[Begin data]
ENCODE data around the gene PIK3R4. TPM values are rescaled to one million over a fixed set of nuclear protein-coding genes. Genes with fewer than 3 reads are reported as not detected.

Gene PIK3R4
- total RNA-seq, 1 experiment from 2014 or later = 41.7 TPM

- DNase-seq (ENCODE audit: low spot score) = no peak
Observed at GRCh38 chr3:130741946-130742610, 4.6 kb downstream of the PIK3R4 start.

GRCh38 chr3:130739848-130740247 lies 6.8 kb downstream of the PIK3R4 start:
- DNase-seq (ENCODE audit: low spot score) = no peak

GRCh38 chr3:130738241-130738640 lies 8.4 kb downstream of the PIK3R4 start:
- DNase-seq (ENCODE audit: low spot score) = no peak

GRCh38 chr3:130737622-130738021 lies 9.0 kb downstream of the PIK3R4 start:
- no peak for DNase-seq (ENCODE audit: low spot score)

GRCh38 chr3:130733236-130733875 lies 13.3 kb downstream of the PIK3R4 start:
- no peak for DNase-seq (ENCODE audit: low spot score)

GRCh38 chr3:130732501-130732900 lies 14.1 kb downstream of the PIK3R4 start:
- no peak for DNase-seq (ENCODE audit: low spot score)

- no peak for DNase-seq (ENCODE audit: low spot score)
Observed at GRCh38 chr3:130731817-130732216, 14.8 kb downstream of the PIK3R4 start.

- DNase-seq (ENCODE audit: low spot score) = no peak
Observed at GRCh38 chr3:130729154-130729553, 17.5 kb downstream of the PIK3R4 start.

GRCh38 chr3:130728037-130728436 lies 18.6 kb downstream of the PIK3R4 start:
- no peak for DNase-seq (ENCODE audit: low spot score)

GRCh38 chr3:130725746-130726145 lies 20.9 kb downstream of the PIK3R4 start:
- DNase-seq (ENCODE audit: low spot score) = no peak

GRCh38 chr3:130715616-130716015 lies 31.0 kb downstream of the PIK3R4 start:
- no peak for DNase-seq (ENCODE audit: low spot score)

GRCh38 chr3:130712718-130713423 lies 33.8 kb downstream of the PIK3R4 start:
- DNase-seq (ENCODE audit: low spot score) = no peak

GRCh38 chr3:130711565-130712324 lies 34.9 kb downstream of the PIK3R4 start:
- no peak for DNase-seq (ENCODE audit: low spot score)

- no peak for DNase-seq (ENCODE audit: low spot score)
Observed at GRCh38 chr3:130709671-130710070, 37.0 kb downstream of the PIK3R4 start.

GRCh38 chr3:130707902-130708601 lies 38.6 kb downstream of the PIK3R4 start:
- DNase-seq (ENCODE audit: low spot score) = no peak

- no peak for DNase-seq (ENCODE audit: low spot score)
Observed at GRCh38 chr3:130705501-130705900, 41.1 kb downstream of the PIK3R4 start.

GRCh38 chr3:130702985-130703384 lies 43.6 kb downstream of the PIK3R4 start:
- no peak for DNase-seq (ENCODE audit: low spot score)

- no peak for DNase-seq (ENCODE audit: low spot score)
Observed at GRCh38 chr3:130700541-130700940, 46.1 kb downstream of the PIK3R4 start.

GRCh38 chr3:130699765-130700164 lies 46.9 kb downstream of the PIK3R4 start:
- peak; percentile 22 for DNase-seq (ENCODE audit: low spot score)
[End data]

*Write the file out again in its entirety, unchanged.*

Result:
ENCODE data around the gene PIK3R4. TPM values are rescaled to one million over a fixed set of nuclear protein-coding genes. Genes with fewer than 3 reads are reported as not detected.

Gene PIK3R4
- total RNA-seq, 1 experiment from 2014 or later = 41.7 TPM

- DNase-seq (ENCODE audit: low spot score) = no peak
Observed at GRCh38 chr3:130741946-130742610, 4.6 kb downstream of the PIK3R4 start.

GRCh38 chr3:130739848-130740247 lies 6.8 kb downstream of the PIK3R4 start:
- DNase-seq (ENCODE audit: low spot score) = no peak

GRCh38 chr3:130738241-130738640 lies 8.4 kb downstream of the PIK3R4 start:
- DNase-seq (ENCODE audit: low spot score) = no peak

GRCh38 chr3:130737622-130738021 lies 9.0 kb downstream of the PIK3R4 start:
- no peak for DNase-seq (ENCODE audit: low spot score)

GRCh38 chr3:130733236-130733875 lies 13.3 kb downstream of the PIK3R4 start:
- no peak for DNase-seq (ENCODE audit: low spot score)

GRCh38 chr3:130732501-130732900 lies 14.1 kb downstream of the PIK3R4 start:
- no peak for DNase-seq (ENCODE audit: low spot score)

- no peak for DNase-seq (ENCODE audit: low spot score)
Observed at GRCh38 chr3:130731817-130732216, 14.8 kb downstream of the PIK3R4 start.

- DNase-seq (ENCODE audit: low spot score) = no peak
Observed at GRCh38 chr3:130729154-130729553, 17.5 kb downstream of the PIK3R4 start.

GRCh38 chr3:130728037-130728436 lies 18.6 kb downstream of the PIK3R4 start:
- no peak for DNase-seq (ENCODE audit: low spot score)

GRCh38 chr3:130725746-130726145 lies 20.9 kb downstream of the PIK3R4 start:
- DNase-seq (ENCODE audit: low spot score) = no peak

GRCh38 chr3:130715616-130716015 lies 31.0 kb downstream of the PIK3R4 start:
- no peak for DNase-seq (ENCODE audit: low spot score)

GRCh38 chr3:130712718-130713423 lies 33.8 kb downstream of the PIK3R4 start:
- DNase-seq (ENCODE audit: low spot score) = no peak

GRCh38 chr3:130711565-130712324 lies 34.9 kb downstream of the PIK3R4 start:
- no peak for DNase-seq (ENCODE audit: low spot score)

- no peak for DNase-seq (ENCODE audit: low spot score)
Observed at GRCh38 chr3:130709671-130710070, 37.0 kb downstream of the PIK3R4 start.

GRCh38 chr3:130707902-130708601 lies 38.6 kb downstream of the PIK3R4 start:
- DNase-seq (ENCODE audit: low spot score) = no peak

- no peak for DNase-seq (ENCODE audit: low spot score)
Observed at GRCh38 chr3:130705501-130705900, 41.1 kb downstream of the PIK3R4 start.

GRCh38 chr3:130702985-130703384 lies 43.6 kb downstream of the PIK3R4 start:
- no peak for DNase-seq (ENCODE audit: low spot score)

- no peak for DNase-seq (ENCODE audit: low spot score)
Observed at GRCh38 chr3:130700541-130700940, 46.1 kb downstream of the PIK3R4 start.

GRCh38 chr3:130699765-130700164 lies 46.9 kb downstream of the PIK3R4 start:
- peak; percentile 22 for DNase-seq (ENCODE audit: low spot score)